‘Community’ responses to the Urban Design Guidelines have made a belated appearance on council’s website. Several factors are evident:

  • The overwhelming majority of submissions come from developers/planners representing clients. Some submissions would appear to be duplicated – mainly from the earlier submission(s)
  • These submissions invariably argue for less ‘prescriptive’ guidelines including no mandatory height provisions and the ability to go beyond 12 storeys in some cases. Only 2 specifically mention the originally suggested 6 metre setback that has now been reduced to 5 metres.
  • Resident views highlight the length of the document (167 pages) and how inaccessible it is to those without any planning knowledge.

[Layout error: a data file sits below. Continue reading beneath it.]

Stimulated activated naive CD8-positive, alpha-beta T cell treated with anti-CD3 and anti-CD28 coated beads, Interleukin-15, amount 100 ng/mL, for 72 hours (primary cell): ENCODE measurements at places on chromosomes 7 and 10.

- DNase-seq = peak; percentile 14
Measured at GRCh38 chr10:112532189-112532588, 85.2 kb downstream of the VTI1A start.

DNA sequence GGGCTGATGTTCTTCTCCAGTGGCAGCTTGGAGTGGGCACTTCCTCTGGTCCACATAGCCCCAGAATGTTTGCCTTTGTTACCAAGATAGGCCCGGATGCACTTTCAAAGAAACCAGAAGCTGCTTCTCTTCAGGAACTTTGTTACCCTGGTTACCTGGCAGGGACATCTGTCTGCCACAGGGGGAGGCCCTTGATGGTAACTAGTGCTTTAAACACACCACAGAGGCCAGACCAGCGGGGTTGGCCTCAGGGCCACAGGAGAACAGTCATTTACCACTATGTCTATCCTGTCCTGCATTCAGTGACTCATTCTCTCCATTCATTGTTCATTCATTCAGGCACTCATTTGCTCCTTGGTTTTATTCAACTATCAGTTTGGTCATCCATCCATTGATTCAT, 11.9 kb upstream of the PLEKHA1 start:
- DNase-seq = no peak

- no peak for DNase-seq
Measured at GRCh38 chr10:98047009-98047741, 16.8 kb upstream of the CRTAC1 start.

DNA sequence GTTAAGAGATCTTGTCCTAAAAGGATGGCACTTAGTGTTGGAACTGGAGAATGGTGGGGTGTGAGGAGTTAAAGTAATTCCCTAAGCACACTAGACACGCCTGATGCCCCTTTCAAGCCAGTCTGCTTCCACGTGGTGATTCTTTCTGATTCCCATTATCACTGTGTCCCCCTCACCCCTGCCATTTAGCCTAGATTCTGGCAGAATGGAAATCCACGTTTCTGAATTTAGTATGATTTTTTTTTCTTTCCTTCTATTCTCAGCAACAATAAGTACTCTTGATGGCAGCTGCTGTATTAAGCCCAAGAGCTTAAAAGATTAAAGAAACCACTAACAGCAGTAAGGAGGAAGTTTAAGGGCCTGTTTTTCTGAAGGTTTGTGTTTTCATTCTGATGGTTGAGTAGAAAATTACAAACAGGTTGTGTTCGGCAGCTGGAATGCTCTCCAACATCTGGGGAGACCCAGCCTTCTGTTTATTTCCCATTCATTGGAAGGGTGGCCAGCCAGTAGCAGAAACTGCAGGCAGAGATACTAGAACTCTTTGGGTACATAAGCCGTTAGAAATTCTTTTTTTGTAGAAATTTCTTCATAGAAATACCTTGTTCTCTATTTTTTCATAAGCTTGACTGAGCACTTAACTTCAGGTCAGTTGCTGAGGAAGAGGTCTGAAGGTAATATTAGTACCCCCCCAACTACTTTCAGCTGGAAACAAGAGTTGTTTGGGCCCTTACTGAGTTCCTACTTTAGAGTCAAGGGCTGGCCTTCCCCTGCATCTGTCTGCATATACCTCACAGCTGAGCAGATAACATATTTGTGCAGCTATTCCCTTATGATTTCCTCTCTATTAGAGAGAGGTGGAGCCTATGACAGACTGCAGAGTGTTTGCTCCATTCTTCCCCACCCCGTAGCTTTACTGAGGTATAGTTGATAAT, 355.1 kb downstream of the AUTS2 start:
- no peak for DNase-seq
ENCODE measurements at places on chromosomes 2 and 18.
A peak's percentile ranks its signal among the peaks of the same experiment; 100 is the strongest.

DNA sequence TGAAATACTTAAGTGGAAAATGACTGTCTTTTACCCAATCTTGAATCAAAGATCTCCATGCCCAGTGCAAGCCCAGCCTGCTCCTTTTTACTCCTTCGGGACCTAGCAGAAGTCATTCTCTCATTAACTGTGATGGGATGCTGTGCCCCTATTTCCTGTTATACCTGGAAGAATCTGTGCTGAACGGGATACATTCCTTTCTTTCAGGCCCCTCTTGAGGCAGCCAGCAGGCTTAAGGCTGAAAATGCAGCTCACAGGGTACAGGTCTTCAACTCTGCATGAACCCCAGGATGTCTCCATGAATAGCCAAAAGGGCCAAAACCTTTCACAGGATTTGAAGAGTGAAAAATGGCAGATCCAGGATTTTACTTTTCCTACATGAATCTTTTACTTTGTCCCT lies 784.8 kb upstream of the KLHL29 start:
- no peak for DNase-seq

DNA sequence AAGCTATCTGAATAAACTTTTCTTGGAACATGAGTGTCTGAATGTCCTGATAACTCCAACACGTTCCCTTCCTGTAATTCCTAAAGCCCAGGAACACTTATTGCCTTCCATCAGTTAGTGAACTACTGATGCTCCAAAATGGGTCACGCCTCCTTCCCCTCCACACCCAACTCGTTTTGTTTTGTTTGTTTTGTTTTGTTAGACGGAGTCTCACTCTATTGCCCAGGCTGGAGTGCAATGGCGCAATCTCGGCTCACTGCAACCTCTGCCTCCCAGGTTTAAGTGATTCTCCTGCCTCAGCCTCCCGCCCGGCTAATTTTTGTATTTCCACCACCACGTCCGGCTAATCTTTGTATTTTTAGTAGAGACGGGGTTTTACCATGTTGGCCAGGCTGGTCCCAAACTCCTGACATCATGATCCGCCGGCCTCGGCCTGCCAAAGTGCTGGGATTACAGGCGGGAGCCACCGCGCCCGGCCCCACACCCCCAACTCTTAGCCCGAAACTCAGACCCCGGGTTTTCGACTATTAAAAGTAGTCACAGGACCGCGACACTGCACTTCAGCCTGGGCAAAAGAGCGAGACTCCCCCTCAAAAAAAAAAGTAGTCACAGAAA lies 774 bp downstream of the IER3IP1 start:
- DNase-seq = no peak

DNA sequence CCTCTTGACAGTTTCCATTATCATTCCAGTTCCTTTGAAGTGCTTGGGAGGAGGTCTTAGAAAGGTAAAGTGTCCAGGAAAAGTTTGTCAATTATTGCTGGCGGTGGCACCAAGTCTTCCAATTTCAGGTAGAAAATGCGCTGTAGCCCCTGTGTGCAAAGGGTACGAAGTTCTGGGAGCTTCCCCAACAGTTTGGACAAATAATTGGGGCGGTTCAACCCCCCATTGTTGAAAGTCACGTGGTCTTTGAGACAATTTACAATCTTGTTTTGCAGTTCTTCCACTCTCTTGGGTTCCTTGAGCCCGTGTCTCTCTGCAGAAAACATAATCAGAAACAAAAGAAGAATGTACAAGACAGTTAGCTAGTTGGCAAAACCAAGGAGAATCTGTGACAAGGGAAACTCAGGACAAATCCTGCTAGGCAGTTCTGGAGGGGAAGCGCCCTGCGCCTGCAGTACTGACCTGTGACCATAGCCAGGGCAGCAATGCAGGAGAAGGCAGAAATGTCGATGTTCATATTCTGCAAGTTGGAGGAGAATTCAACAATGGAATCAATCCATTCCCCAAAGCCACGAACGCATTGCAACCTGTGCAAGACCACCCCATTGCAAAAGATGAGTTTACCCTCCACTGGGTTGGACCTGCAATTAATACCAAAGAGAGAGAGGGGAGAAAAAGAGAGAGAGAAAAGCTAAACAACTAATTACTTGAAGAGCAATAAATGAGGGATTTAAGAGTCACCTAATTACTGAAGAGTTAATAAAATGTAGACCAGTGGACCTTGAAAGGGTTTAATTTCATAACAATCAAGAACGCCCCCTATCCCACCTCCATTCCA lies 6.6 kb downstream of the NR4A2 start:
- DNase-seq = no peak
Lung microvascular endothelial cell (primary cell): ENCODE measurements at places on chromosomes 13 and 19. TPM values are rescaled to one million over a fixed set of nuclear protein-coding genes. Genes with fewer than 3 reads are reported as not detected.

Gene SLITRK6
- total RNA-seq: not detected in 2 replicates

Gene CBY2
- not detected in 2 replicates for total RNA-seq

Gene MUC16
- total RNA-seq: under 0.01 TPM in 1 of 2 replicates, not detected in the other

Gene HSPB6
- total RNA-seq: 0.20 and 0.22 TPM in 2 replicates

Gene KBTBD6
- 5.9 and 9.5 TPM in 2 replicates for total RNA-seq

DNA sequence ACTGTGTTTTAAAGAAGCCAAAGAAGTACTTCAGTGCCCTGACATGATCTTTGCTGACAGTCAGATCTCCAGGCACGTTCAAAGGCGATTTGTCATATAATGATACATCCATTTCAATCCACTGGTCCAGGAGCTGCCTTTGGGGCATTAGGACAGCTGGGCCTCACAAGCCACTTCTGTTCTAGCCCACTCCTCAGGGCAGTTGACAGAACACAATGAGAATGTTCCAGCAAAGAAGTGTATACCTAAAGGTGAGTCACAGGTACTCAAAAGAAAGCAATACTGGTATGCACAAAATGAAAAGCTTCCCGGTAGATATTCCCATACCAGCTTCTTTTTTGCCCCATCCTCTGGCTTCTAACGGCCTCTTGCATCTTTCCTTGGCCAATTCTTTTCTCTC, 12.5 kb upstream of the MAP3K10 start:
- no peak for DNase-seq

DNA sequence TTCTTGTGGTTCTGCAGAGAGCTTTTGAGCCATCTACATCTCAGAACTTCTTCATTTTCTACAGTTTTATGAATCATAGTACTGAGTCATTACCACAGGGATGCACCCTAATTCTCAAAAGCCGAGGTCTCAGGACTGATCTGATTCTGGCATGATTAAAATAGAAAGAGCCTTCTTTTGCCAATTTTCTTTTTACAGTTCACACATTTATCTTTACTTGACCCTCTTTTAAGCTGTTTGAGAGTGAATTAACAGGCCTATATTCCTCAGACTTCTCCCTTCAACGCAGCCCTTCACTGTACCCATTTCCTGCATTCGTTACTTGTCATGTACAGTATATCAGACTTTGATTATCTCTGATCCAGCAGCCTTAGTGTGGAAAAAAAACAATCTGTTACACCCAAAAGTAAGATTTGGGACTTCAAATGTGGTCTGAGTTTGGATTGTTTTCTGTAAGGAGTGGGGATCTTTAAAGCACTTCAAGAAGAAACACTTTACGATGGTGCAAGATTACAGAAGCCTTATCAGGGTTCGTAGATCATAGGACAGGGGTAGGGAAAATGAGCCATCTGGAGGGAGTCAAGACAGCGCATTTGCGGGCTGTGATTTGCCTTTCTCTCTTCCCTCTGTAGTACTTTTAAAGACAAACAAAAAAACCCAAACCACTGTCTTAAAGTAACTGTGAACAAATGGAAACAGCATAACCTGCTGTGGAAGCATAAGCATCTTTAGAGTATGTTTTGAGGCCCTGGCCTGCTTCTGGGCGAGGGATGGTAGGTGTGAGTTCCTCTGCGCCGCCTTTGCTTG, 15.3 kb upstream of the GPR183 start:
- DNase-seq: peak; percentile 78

• Both developers and residents abhor the lack of definition, analysis, and the clear lack of quantifiable, strategic justification.

We thought it worthwhile in this post to focus on how developers view the guidelines as a planning document and what they basically think of council’s performance in this endeavour. Surprisingly perhaps, we feel that many residents would agree with the concerns raised – if not the conclusions (ie pro-development & less constraints). The following extracts reveal once again the shoddy, knee-jerk planning that is the hallmark of Glen Eira Council – and this comes not from residents but from the development industry. Yet this document was passed by councillors with very little change from the first version and once again basically ignoring community concerns. Nor did any councillor, claiming that they had read the submissions, bother to address ANY OF THE CONCERNS listed below!

Here is what developers think: